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What do they mean...

Not all jargon is specialised, or official. The practice of torturing bits of the English language to make them suit other purposes is all around us, particularly at this time of year. As we escape the classroom for a couple of weeks away from the front line of year 6, we walk straight into the firestorm of saturation selling.

We are surrounded by tempting adjectives and persuasive little phrases.

Most of them are so familiar they hardly register, but give them a poke and they crumble away into nonsense. "Ideal Christmas gift" is a perennial favourite. This is normally tagged to something which obviously isn't, like battery-operated nose hair trimmers, or ironing board covers. All food is "mouth-watering", or "scrumptious", or some such, which sounds fair enough - but shouldn't we be the judges of this, thank you very much?

But there are humbler words behind these, which are always with us, and have parted company more or less completely from their original meanings.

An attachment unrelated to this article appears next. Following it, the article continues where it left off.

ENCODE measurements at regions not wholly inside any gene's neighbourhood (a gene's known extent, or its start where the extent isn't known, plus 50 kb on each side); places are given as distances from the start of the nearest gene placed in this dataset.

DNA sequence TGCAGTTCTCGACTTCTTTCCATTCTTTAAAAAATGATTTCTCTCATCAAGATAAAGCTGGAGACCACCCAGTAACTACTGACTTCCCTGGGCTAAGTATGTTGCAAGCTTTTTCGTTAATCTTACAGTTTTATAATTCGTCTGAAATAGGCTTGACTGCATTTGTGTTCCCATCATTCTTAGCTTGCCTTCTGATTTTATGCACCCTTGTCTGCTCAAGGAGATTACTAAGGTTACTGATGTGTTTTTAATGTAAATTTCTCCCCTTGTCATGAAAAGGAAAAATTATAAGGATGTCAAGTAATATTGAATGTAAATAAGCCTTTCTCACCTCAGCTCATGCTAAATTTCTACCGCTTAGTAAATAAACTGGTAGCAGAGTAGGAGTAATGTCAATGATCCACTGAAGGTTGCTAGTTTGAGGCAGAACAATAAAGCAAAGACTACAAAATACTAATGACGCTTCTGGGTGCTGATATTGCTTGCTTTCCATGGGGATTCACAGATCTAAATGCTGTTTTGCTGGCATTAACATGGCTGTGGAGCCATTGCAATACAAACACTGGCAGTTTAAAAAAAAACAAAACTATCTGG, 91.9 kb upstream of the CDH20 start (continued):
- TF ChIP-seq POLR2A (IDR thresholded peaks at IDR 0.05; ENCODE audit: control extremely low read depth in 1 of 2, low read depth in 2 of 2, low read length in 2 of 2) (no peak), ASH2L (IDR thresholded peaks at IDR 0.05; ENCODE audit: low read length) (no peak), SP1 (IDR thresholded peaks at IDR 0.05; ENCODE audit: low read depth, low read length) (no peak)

Of these, "traditional" is one of the most abused. Now there may be a small village somewhere where every Christmas Day the youngest inhabitant gets to bash the oldest with a pig's bladder full of sour cream, and has done since 1643; that's a tradition. But "traditional" is today mostly used to impart a sort heart-warming link with the past, a historical authority, which ranges from the dubious to the downright silly. I have seen a sign advertising traditional sandwiches. These consisted of two bits of bread with a filling in between. No doubt they could be washed down with a glass of traditional tap water. All pubs claim to serve traditional ales, even when they only sell the pasteurised fizzy stuff (which is called beer, by the way. Ask for a pint of ale, and they'll think you're a pretentious twit who's been reading too much Dickens.).

Whatever is not "traditional" will be "classic", or possibly "unique".

Sometimes it will also be "famous", as in "Try our famous Christmas pudding". You will never have heard of their Christmas pudding before, although it may of course be that people in Patagonia speak of little else (in Welsh, of course).

Still, merchants have been riding roughshod over language for so long, I suppose it counts as a tradition. Anyone for a farmhouse-style minced pie?

timhomfray@aol.com

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